Despite having watched thousands of films, this is my first time out with Cabaret.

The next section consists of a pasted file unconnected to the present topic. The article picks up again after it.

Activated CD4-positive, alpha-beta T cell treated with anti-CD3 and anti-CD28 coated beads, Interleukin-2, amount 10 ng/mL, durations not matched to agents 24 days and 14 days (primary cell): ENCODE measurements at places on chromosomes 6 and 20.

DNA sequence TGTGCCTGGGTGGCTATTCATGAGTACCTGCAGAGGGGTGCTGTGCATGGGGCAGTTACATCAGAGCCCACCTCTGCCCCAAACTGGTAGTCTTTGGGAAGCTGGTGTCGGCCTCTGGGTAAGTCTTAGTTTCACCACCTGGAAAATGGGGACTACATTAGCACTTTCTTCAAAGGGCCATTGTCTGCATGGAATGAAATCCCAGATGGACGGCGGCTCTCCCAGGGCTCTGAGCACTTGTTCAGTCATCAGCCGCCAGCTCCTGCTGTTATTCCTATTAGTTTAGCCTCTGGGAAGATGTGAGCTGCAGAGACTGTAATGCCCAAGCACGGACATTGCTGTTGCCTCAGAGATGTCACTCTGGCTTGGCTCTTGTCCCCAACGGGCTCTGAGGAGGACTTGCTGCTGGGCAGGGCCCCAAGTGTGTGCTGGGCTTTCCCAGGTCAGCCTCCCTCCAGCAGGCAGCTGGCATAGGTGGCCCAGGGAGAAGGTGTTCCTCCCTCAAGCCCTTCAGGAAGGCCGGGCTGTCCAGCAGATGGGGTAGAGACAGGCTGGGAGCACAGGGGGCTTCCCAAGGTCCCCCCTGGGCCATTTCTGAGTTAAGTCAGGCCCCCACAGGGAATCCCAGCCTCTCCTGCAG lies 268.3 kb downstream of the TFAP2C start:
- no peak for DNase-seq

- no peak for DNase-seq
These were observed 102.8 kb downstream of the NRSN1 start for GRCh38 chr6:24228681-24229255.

I think as a younger viewer I turned my nose up a little about films peppered with songs. We all do stupid stuff when we’re young. Boy was I missing out. I’m finally welcomed to Berlin in 1931. A city and story spilt between Nazis out on the streets and decadent performances in the clubs… or the Kit Kat Klub at the very least. Brian (Michael York) is new in town finding himself a room in a boarding house with amongst others, Sally (Liza Minnelli). He’s a bit overwhelmed by Sally and he’s a right to be, she’s a whirlwind. The Kit Kat is where Sally works and where we spend much of the time to start. It’s a bit of a dump, wooden boarded stage and minimal props, but what Sally can’t do with a chair isn’t worth knowing. She’s undeniably the life-force of Cabaret, singing, dancing and flirting, but there’s a wonderful supporting cast too. York’s Brian, prim and uninterested in women (until Sally) is the perfect counter. He’s calm, but equally delightful. Teaching English to make ends meet and… make inroads in Berlin society, although not always to his pleasure. Amongst the frivolity on stage, much of which is orchestrated by the Kit Kat’s ghoulish unblinking Master of Ceremonies (Joel Grey) who only seems to exist on stage. Encouraging mud wrestlers and mocking Nazis. There’s plenty of humour off it too. Minnelli again proving her comic chops, often at poor Brian’s embarrassment. That seems to be the core of this. Despite the rise of the Nazis and the poverty they live in “Life is a cabaret!”… except it’s not is it. Sally and Brian make a great onscreen duo, two lost souls, trying to make sense of or simply find happiness beyond the surface fun, but as great as Minnelli is and she really is, I can’t help the sense that she’s playing herself (perhaps though she’s simply that brilliant). York though is the control. His performance more measured. The realist with a heart. For a while things seem to work in their ramshackle existence. The fun never lasts though does it. Sally, naive, all wide eyed nervous laughter with no off switch, drags Brian into a world he’s unsuited for. Not just the decadence, but the rise of a fascist society. Which will ultimately lead them to choices, subtlety handled in the closing scenes. It’s very good, quite unusual, a little flawed but with enough depth to make it work and to be honest there’s not that many songs.